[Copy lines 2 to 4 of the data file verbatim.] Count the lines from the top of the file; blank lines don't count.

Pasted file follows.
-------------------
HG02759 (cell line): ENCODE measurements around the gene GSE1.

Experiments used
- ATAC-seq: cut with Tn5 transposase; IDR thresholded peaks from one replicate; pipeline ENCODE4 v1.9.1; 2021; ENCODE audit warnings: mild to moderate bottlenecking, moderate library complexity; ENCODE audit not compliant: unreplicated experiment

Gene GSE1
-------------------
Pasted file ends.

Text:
Experiments used
- ATAC-seq: cut with Tn5 transposase; IDR thresholded peaks from one replicate; pipeline ENCODE4 v1.9.1; 2021; ENCODE audit warnings: mild to moderate bottlenecking, moderate library complexity; ENCODE audit not compliant: unreplicated experiment

Gene GSE1